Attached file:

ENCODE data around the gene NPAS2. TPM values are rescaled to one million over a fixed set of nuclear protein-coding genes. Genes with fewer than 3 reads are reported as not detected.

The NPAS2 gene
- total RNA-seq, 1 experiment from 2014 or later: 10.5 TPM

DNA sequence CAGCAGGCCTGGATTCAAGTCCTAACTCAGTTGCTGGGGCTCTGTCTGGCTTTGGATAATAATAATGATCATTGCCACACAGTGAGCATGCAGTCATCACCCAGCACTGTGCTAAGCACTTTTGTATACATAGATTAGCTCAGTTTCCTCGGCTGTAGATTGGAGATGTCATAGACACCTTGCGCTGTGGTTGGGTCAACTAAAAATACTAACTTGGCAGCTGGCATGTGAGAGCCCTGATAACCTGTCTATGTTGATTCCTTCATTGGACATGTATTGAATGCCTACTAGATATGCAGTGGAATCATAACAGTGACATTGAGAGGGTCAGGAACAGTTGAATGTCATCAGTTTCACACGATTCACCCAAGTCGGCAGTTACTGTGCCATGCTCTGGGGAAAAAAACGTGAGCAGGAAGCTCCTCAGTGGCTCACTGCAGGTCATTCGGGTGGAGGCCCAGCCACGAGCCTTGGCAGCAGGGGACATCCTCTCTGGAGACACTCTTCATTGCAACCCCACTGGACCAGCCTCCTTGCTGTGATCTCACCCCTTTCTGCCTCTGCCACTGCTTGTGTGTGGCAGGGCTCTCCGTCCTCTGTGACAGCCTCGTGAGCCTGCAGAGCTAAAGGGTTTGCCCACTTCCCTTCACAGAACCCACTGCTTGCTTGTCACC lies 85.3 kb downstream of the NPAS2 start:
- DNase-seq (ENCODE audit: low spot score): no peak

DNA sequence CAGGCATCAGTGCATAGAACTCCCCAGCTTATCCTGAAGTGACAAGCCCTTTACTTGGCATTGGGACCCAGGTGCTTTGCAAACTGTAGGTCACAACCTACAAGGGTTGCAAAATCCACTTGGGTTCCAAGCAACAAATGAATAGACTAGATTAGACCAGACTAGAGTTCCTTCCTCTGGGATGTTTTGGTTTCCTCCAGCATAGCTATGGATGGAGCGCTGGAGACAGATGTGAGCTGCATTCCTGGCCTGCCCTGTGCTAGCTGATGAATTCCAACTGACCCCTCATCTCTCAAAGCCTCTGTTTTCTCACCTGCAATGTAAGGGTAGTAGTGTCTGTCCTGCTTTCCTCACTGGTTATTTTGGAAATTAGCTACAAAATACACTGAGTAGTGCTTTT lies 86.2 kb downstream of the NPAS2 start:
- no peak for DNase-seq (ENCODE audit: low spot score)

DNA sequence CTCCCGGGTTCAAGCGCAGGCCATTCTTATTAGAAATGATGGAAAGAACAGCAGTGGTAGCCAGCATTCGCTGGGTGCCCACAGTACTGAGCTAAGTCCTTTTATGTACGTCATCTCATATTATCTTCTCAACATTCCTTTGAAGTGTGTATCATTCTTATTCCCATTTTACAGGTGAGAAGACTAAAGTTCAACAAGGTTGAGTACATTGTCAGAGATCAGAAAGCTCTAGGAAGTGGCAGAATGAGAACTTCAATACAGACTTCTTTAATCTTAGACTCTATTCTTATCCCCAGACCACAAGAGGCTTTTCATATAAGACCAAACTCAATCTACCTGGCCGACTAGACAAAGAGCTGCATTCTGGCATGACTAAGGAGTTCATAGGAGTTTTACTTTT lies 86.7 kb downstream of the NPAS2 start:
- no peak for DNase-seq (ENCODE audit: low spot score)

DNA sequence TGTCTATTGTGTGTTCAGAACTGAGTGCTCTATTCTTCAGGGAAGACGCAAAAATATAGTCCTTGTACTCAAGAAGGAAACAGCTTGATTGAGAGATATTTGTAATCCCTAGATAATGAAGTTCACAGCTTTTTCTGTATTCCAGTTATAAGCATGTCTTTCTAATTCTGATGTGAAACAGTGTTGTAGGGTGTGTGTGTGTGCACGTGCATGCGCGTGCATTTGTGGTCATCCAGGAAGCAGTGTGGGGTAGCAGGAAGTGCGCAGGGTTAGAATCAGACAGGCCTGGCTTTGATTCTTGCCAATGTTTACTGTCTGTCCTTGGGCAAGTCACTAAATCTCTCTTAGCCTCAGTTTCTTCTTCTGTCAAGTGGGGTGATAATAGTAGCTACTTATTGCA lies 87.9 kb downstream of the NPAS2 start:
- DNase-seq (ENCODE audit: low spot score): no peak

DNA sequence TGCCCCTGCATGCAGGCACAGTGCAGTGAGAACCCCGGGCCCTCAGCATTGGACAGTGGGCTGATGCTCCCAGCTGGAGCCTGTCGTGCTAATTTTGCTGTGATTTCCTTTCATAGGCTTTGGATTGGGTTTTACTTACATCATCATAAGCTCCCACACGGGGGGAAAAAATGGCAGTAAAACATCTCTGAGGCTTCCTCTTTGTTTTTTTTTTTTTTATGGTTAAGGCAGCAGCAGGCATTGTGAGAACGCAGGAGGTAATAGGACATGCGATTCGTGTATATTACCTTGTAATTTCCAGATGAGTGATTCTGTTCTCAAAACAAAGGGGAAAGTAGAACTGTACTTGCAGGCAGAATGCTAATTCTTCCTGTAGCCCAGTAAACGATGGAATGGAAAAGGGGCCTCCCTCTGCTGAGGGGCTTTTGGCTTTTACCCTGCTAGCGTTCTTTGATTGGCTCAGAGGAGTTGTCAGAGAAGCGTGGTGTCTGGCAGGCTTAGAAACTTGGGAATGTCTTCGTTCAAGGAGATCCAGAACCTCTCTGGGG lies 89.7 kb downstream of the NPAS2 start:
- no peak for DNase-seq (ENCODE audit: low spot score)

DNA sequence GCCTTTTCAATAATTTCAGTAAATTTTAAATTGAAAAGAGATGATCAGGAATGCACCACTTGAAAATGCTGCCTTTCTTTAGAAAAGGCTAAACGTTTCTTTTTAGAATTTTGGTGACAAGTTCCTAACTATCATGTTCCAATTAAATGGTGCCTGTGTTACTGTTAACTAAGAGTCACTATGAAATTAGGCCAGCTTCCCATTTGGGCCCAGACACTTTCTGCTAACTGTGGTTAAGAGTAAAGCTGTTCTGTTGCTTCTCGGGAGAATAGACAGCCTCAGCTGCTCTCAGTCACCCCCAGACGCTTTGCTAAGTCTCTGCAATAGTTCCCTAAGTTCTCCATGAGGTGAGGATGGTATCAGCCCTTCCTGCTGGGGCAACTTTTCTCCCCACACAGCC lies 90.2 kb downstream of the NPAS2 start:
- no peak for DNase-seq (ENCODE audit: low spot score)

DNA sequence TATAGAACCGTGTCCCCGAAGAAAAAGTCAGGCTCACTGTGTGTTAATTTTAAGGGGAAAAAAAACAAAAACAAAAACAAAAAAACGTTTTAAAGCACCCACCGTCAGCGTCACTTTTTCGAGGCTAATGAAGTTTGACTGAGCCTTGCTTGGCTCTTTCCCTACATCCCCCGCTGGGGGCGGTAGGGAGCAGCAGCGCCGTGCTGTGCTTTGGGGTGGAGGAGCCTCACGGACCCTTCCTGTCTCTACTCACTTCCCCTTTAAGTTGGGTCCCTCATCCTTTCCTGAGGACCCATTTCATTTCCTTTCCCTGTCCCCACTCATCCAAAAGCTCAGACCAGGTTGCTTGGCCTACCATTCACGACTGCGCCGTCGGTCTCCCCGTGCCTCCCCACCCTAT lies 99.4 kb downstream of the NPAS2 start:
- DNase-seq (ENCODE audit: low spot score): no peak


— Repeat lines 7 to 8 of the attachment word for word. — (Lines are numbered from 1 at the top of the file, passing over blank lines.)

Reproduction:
- no peak for DNase-seq (ENCODE audit: low spot score)

DNA sequence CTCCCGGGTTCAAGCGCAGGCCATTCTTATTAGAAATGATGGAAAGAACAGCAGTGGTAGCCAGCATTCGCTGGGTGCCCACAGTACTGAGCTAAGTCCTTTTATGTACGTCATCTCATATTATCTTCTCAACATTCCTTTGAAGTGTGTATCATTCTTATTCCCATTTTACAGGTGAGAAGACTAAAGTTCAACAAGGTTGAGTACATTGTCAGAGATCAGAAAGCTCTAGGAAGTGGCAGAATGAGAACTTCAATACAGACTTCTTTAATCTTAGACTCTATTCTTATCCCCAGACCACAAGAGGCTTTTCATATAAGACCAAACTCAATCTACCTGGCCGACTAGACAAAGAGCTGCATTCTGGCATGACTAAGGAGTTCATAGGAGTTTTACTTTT lies 86.7 kb downstream of the NPAS2 start: